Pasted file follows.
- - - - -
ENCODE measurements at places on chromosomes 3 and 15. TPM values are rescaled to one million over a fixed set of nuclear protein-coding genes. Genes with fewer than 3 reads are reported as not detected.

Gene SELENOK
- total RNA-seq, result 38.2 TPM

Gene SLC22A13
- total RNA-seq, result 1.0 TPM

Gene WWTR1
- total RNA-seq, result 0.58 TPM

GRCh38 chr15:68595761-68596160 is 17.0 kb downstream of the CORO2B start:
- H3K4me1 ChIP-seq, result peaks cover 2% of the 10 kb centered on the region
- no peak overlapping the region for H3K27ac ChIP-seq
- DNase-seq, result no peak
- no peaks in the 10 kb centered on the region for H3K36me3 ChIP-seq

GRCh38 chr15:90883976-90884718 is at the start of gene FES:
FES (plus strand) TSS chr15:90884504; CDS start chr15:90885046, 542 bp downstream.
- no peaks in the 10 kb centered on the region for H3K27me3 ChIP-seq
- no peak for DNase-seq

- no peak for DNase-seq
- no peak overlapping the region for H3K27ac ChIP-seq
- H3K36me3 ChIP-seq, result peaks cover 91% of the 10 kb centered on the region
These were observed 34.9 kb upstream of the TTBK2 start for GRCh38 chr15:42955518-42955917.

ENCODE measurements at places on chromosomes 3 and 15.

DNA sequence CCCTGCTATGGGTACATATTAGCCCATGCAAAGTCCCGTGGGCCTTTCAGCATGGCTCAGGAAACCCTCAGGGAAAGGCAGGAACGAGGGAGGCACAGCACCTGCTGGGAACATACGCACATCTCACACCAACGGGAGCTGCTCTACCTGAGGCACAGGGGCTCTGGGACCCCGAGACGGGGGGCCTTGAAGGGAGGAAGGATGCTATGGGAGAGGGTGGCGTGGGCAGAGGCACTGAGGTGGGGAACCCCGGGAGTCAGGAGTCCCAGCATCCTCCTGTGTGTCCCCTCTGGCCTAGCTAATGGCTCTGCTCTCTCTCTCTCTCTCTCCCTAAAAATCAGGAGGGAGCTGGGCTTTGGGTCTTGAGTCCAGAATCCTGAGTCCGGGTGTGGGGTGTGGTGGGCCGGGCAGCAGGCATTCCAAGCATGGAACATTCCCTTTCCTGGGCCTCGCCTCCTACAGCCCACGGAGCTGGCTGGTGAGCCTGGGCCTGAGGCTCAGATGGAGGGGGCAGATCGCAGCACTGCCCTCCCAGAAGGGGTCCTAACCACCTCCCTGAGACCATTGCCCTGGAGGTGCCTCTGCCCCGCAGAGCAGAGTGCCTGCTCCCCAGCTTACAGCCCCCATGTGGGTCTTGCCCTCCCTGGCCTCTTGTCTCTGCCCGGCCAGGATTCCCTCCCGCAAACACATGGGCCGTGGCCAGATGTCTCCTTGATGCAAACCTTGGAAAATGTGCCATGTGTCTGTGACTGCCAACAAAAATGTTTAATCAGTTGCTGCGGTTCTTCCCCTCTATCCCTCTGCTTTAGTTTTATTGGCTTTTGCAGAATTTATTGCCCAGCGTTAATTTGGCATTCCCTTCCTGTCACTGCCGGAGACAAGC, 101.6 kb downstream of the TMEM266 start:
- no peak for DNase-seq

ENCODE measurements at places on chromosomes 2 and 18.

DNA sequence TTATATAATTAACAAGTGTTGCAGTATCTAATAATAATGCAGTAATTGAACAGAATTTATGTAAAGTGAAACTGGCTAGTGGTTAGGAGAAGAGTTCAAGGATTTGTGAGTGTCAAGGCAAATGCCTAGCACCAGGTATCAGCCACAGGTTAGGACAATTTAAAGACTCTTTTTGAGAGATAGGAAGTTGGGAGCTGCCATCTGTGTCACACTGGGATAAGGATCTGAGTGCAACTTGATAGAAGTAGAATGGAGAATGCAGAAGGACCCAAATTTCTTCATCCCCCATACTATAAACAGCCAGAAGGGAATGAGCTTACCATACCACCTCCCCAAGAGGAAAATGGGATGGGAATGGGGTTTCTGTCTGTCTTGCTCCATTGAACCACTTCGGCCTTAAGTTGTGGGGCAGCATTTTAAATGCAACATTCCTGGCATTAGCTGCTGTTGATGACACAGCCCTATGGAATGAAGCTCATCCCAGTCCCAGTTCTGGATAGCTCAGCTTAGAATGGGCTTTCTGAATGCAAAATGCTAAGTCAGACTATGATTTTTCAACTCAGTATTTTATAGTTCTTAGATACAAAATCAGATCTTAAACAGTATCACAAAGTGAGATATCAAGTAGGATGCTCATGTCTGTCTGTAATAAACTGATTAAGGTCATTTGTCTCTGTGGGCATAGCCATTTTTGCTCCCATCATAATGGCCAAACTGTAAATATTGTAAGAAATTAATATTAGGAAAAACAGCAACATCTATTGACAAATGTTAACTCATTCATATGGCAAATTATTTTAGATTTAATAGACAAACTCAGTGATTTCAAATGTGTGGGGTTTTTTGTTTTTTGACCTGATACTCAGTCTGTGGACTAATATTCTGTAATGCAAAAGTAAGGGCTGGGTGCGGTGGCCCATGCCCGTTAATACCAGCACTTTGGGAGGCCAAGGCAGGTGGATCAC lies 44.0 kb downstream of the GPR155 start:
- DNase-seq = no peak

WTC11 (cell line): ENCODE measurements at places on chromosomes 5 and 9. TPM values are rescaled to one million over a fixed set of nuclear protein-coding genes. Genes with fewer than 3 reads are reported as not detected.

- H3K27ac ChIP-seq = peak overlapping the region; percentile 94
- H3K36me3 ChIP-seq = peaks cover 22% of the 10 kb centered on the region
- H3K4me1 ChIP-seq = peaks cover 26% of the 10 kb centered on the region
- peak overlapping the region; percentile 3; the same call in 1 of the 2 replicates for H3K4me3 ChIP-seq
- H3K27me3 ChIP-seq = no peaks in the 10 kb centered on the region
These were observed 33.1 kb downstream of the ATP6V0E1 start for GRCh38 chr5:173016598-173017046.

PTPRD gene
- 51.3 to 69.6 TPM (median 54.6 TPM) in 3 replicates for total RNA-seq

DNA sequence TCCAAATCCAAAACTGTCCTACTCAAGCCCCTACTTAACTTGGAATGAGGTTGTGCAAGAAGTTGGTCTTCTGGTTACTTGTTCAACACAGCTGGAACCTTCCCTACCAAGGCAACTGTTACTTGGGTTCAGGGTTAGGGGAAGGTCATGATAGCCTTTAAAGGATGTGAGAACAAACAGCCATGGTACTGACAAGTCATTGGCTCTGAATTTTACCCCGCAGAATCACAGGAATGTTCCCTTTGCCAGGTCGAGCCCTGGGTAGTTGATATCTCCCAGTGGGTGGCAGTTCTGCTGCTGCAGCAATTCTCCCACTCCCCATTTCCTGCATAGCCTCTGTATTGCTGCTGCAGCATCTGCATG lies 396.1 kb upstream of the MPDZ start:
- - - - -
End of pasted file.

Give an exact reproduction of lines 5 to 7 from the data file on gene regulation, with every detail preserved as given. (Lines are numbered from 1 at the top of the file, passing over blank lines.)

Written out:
- total RNA-seq, result 1.0 TPM

Gene WWTR1
- total RNA-seq, result 0.58 TPM